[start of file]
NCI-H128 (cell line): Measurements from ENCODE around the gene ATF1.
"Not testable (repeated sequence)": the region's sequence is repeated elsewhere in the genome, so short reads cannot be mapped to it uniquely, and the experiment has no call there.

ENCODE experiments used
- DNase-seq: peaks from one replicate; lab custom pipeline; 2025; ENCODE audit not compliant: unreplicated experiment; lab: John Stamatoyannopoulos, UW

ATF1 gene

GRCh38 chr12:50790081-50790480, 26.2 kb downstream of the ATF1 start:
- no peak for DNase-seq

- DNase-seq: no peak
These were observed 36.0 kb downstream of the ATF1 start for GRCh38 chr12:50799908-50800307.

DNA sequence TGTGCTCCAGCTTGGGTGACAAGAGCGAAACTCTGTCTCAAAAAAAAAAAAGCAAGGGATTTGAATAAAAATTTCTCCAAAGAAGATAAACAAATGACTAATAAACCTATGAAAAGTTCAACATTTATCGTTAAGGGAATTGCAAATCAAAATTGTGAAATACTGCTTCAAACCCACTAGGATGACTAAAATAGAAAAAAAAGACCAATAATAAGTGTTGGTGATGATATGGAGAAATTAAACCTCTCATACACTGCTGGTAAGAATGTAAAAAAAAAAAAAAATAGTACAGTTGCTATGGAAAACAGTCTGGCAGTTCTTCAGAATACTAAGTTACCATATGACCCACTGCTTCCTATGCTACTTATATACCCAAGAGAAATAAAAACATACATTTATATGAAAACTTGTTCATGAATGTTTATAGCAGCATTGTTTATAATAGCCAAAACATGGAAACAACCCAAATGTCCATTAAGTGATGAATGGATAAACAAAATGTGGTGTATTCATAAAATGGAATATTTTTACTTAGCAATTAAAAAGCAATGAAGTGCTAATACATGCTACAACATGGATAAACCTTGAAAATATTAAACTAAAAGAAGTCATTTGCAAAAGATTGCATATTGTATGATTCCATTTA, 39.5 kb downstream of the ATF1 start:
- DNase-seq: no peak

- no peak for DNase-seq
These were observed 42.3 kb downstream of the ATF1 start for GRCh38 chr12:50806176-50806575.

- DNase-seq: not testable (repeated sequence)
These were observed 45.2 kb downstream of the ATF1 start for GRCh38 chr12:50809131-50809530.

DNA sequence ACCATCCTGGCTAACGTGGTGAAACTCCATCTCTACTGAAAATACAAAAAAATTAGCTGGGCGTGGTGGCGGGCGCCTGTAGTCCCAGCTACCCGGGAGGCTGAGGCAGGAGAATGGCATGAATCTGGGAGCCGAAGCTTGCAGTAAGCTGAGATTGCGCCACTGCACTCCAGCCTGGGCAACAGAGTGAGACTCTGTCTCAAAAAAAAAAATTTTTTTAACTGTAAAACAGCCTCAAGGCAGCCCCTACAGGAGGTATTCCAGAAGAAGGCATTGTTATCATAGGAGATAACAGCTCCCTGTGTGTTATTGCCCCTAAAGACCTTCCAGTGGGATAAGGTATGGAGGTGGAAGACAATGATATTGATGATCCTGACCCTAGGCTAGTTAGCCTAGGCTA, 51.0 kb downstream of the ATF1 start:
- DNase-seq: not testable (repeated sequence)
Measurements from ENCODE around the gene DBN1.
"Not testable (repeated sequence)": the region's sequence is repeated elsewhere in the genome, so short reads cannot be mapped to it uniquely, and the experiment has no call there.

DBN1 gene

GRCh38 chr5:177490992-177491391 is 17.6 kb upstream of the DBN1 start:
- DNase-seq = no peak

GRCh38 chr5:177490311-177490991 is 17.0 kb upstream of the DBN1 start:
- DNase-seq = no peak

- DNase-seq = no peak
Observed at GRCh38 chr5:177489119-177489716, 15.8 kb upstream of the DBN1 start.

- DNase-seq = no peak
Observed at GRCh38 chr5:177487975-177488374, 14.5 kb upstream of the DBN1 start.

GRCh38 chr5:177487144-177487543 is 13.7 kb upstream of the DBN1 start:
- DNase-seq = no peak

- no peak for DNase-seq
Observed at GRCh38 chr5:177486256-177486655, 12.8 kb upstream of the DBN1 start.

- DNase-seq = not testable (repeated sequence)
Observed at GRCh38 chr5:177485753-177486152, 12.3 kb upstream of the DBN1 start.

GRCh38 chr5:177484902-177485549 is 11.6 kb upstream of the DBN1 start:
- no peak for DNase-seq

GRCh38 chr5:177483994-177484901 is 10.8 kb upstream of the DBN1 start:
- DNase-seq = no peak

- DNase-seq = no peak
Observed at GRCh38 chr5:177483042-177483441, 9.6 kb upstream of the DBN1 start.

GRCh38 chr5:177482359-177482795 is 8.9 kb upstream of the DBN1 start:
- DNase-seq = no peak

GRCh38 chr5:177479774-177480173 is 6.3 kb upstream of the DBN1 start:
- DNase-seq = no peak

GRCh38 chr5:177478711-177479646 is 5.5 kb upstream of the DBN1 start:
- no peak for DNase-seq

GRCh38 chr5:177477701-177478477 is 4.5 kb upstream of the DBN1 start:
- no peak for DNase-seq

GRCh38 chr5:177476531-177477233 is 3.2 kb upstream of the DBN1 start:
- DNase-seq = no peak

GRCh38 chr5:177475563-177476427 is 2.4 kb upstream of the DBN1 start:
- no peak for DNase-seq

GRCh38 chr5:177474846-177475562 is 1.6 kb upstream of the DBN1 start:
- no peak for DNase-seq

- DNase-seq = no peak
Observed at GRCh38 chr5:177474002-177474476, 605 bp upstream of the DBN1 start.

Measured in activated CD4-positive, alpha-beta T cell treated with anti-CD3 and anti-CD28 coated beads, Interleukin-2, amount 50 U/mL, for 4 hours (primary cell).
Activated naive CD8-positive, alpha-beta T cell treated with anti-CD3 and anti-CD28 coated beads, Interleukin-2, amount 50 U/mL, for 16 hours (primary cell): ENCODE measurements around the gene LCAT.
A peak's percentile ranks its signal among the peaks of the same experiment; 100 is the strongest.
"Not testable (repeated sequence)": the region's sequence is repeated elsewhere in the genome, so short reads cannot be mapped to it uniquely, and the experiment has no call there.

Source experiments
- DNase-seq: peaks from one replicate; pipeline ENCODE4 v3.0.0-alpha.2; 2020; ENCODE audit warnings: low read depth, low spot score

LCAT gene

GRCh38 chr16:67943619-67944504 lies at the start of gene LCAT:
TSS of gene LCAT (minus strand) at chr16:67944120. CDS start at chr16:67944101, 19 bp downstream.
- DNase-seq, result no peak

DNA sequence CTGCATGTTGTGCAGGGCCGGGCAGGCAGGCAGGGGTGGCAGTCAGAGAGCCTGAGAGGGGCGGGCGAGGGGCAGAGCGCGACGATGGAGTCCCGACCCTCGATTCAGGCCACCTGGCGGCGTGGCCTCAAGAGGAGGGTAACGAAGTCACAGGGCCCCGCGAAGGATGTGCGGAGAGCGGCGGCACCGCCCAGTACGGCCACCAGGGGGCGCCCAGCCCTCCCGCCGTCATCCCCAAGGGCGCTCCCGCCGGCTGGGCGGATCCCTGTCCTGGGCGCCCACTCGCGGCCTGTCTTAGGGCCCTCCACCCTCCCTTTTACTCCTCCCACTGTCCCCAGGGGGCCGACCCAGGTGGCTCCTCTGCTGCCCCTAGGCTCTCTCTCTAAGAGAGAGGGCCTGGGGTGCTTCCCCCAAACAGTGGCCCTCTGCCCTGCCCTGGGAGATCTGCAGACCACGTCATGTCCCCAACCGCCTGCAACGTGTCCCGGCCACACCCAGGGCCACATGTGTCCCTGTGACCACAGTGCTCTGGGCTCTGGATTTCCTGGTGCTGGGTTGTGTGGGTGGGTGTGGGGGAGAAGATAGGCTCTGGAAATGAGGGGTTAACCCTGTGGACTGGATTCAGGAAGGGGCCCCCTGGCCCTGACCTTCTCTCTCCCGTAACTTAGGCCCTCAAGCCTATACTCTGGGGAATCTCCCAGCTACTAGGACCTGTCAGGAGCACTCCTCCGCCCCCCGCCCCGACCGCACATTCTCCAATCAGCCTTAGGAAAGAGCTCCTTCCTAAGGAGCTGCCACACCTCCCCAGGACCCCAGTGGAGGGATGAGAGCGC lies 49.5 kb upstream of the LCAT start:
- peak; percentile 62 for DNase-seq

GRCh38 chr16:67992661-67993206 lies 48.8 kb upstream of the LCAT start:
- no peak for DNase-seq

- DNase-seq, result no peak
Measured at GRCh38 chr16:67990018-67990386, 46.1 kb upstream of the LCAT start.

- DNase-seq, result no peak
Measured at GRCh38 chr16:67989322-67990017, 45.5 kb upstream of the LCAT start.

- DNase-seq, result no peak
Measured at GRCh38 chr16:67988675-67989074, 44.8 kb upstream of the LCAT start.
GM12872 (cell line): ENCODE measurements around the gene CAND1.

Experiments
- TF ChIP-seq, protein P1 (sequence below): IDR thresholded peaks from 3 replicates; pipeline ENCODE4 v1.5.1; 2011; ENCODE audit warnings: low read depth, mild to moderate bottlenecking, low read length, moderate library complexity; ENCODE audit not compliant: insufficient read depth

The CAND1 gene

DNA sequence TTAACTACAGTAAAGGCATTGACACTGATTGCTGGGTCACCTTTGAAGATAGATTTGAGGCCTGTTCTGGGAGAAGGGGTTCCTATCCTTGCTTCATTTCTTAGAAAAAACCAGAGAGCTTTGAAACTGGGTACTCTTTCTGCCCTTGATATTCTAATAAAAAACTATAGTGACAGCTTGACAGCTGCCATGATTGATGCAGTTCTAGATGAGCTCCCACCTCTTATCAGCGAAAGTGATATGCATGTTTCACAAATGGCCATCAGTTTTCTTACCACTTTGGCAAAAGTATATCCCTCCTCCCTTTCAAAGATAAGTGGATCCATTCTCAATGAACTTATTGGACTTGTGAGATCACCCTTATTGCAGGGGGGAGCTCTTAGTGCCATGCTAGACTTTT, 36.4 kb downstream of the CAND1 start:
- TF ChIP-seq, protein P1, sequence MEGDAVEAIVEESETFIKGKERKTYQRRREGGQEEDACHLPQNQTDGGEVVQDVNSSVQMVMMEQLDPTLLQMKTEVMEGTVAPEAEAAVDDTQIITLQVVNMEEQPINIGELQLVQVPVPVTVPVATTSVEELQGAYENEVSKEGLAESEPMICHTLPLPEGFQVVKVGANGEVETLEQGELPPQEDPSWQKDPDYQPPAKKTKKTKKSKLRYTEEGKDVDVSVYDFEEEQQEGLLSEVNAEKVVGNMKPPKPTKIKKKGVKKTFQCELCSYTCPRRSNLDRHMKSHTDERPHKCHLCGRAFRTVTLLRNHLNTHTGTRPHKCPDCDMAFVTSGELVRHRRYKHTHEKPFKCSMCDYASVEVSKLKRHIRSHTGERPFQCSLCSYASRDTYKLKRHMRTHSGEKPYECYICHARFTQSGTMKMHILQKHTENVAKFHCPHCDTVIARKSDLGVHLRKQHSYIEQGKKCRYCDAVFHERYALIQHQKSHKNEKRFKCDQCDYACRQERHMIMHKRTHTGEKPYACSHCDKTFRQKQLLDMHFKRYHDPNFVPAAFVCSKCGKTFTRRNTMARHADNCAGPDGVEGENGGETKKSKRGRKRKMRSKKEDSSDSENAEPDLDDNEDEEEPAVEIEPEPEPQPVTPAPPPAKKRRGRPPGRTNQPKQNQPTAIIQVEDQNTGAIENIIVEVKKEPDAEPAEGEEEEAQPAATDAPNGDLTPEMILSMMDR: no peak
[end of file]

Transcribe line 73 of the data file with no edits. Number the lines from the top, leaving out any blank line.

- DNase-seq, result no peak